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Re-visiting core competency to stay relevant in business

I recently read an interview with John Sculley, who was successfully enticed from PepsiCo to join Apple almost three decades ago by Steve Jobs - "Do you want to sell sugar water for the rest of your life or do you want to come with me and change the world?".  Ultimately, they parted ways and rest is history. An interesting statement made by John Sculley in this interview is "... App Store and the Apple Store are as much a part of the "experience marketing" as the products themselves".

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I recently read an interview with John Sculley, who was successfully enticed from PepsiCo to join Apple almost three decades ago by Steve Jobs - "Do you want to sell sugar water for the rest of your life or do you want to come with me and change the world?".  Ultimately, they parted ways and rest is history. An interesting statement made by John Sculley in this interview is "... App Store and the Apple Store are as much a part of the "experience marketing" as the products themselves".

We all know Apple is known for its superior joined-up customer experience, but the quote did trigger a chain of thought - when did Apple re-define its core-competency from just marketing and selling products to marketing and selling "experience" with an accompanying product / service? Was this a conscious transition or just happened over a period of time? What drove the transition - their customers or competitors or their visionary leader? Are there any parallels to be drawn here and applied to other companies?

Thinking beyond the Apple example, some of the other recent cases I have come across wherein companies are re-drawing their business boundaries and core-competences include:

  • Online giants Amazon and Google exploring opening up brick-and-mortar stores in US and Europe
  • Google re-transforming itself from being a leading search engine to wanting to become dominant player in mobile and ecommerce space
  • TV manufacturers such as Samsung transforming themselves from making an "idiot" box to "smart" boxes

Given the technological revolution markets and consumers are undergoing, I am increasingly convinced that companies need to re-assess their core competencies regularly to stay relevant. Potential drivers for this re-assessment could either be internal (e.g., a break-through invention or an innovative idea a company had stumbled upon) and/or external (e.g., convergence of technology, communication and entertainment leading to digital revolution). So, key questions every company leadership team need to ask themselves during their strategic break-outs include:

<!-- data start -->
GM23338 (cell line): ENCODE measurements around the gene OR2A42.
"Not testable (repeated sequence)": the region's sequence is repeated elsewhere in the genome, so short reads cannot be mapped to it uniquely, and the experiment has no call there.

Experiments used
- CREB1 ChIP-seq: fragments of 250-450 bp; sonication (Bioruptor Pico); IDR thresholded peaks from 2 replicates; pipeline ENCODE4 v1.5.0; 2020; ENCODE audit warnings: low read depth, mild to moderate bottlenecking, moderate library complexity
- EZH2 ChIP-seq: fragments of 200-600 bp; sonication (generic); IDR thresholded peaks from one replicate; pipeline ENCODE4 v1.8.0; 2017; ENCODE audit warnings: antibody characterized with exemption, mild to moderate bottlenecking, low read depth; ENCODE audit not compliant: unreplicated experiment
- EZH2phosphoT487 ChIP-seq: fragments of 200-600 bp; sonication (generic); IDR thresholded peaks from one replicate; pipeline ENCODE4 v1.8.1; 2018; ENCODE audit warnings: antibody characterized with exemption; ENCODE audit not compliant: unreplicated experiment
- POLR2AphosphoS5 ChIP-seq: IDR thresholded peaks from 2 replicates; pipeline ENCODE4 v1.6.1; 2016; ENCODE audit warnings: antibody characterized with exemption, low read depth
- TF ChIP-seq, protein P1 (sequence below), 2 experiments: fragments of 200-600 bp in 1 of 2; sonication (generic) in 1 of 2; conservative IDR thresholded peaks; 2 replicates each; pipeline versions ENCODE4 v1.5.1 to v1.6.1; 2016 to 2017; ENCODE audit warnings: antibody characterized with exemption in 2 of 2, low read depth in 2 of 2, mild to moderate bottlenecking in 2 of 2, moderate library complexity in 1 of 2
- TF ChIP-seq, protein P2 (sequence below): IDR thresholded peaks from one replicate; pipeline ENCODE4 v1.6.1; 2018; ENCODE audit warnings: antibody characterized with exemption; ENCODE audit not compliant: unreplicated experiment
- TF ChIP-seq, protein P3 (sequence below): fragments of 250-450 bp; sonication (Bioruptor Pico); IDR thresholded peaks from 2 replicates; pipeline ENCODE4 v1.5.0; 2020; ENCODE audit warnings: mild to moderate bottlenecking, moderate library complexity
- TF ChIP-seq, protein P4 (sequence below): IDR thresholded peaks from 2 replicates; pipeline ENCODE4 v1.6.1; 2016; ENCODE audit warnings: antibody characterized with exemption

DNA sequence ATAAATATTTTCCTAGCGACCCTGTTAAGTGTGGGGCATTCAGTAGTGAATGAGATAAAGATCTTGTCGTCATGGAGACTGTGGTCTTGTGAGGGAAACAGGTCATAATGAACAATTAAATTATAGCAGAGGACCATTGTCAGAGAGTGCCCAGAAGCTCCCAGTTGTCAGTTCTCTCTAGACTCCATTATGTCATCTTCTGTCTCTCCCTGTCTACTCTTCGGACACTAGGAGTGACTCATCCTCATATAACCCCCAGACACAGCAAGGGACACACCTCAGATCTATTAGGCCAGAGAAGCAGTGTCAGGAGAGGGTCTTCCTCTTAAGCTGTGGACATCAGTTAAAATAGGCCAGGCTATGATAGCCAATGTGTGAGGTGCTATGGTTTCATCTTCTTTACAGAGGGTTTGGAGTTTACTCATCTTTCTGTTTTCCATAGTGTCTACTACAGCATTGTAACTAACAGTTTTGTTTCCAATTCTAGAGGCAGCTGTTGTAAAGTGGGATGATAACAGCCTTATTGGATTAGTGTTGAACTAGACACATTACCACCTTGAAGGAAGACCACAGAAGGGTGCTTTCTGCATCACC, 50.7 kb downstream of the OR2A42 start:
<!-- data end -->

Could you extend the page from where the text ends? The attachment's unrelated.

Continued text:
1. What business are we in? Are there any significant changes to our market/ competitors/ consumers? If so, what is driving the changes?
  2. Is our core-competency still relevant to our business and the eco-system? If yes, how is it relevant? If not, why it is not?
  3. What are internal and external factors enabling and impacting this relevance? 
  4. Are there any new developments that could possibly impact this relevance in near future?

These questions could throw open plethora of unexplored opportunities (and of course challenges) and with right guidance, approach and mind-set, they can re-invent themselves to stay relevant to their market and consumers.

I'd like to hear your views. What do you think about this need to revisit core competencies. Do you agree or disagree? Let me know your thoughts.

Comments

Another nice one, thanks, Satish. Core competencies defines the scope of operation very well, and then allows the organisations to excel in them. I think companies can grow fast by focusing on core competency provided if they are small. But company like GE focused on many businesses like Countrywide Finance to grow and expand faster, after it reached a critical mass.

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